China Daily reports that the Beijing Wangfujing Department Store Co Ltd (Group) wants to buy a 25% stake in Seven-Eleven Beijing Co Ltd, a Chinese joint venture with Seven-Eleven Japan Co Ltd.
The retailer is willing to spend millions of dollars because it wants to tap into the convenience store market.
In a statement to the Shanghai Stock Exchange, Wangfujing Department Store said it would pay US$8.75 million for the stake, currently held by the Beijing Shoulian Commercial Group Co Ltd, a State-owned company engaged in logistics and department store operations.
Seven-Eleven Japan Co Ltd owns a 65% stake in the joint venture company, while the Beijing Shoulian Commercial Group Co Ltd and the China National Sugar & Alcohol Group Corp hold 25% and 10%, respectively.
The deal is still waiting for approval from the Ministry of Commerce and agreement from US Seven-Eleven Inc and Seven-Eleven Japan; they have first refusal on the stake, according to an anonymous marketing official at the Wangfujing Department Store. The same official declined to reveal any detailed plans.
The Wangfujing Department Store said in the statement that it wants to diversify its business in the retail industry, and the purchase might help it quicken penetration of the market.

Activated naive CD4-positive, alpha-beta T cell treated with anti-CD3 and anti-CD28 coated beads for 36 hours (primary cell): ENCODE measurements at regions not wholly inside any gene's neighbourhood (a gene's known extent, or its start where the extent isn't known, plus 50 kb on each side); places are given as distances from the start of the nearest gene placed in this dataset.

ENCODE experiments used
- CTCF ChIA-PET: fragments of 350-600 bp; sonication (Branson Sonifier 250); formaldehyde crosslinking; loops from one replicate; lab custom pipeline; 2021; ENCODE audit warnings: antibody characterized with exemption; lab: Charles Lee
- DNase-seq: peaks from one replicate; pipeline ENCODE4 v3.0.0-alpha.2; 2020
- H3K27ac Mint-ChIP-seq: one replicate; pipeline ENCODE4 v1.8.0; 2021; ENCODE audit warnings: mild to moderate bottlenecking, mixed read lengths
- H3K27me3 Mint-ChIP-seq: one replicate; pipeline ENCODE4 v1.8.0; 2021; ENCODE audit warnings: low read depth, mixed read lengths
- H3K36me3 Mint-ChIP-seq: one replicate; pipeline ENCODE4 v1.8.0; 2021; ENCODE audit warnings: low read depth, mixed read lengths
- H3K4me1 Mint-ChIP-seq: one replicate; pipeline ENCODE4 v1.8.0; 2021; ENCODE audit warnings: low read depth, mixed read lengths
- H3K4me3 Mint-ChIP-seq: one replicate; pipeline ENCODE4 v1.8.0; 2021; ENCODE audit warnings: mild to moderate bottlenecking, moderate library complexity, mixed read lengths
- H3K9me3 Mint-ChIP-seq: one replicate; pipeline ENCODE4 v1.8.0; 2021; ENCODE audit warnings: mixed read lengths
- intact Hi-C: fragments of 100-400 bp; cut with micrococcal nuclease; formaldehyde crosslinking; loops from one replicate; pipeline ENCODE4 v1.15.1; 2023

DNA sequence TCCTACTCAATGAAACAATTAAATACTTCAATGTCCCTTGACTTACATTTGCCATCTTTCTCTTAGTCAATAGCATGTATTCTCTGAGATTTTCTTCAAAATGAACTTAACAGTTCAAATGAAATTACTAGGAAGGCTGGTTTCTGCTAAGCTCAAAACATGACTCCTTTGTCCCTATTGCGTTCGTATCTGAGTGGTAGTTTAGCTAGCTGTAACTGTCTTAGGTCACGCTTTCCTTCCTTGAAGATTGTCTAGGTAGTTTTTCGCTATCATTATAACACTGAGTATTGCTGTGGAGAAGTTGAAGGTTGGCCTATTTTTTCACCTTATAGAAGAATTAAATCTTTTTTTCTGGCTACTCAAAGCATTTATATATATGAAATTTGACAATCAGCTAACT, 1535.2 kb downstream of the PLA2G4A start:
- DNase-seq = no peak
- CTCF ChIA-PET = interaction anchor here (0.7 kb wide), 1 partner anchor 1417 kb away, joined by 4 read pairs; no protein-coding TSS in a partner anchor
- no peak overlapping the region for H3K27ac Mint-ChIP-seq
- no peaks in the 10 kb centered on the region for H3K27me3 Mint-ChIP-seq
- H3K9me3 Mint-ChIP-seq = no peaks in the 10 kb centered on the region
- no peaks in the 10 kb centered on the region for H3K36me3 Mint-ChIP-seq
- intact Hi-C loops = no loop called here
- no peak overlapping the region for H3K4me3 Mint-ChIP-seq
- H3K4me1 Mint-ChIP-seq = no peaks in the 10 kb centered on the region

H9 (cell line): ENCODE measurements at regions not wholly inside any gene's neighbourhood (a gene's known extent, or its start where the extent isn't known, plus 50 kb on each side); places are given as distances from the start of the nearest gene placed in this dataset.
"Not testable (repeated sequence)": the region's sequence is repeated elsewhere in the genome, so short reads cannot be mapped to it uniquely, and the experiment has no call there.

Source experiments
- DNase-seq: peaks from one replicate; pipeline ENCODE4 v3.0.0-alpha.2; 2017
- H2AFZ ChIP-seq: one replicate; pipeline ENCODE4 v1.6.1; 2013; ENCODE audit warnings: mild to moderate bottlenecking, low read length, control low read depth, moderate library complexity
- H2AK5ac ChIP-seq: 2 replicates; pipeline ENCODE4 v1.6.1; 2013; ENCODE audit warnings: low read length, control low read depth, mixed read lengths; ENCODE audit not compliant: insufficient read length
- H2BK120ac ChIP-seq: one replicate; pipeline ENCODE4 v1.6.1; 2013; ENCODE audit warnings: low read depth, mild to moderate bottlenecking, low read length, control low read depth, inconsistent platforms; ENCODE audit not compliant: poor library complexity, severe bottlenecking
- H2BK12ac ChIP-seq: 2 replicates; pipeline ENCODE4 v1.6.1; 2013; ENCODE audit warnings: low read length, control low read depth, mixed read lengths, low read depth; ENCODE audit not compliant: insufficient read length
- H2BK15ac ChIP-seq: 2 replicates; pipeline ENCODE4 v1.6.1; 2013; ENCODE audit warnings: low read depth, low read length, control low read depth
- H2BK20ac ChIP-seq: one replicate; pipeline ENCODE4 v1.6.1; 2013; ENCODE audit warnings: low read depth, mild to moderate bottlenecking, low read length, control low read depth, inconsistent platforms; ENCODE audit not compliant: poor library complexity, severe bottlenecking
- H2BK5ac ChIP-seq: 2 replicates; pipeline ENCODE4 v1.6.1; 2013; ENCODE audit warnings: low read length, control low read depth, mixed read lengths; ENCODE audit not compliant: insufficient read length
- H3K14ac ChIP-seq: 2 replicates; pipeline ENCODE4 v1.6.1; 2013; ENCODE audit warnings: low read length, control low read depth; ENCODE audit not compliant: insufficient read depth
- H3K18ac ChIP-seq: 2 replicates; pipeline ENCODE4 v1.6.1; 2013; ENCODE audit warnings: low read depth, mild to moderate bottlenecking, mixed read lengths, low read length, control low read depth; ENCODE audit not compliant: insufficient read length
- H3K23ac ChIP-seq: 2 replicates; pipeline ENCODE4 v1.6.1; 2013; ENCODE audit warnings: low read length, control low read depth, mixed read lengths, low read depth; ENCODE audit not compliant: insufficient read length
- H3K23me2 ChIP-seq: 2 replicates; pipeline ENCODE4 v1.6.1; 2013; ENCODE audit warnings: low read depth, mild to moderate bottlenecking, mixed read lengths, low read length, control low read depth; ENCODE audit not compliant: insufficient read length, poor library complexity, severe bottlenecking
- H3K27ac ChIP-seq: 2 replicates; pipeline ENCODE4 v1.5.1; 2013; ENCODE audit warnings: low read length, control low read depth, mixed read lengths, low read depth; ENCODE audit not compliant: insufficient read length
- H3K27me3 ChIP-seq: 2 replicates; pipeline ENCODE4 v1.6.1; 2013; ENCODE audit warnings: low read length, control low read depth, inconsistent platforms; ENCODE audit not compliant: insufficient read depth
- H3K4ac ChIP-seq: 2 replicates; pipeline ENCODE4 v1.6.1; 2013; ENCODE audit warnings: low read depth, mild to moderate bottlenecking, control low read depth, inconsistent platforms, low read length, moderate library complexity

The store should also be able to help Seven-Eleven Beijing get out of debt.
According to an unaudited financial statement from Seven-Eleven Beijing Co Ltd, the venture made a net loss of 7 million yuan (US$864,000) in the first half of this year. The venture had total assets of over 200 million yuan (US$24.69 million) at the end of June.
When the first Seven-Eleven outlet opened in Beijing in May 2004, Li Yong, deputy general manager of Beijing Seven-Eleven Co Ltd, said 100 new stores would be open within a year in the capital and 500 were set to open there over the next five years. The annual sales volume of the convenience store operator was expected to reach 2.8 billion yuan (US$345 million) by then.
However, since May last year, only 27 Seven-Eleven convenience stores have opened in Beijing.
Seven-Eleven Beijing's poor performance is also due to the involvement of domestic supermarket operators, such as Wu-mart, Lianhua, Hualian and Haolingju in the convenience store sector.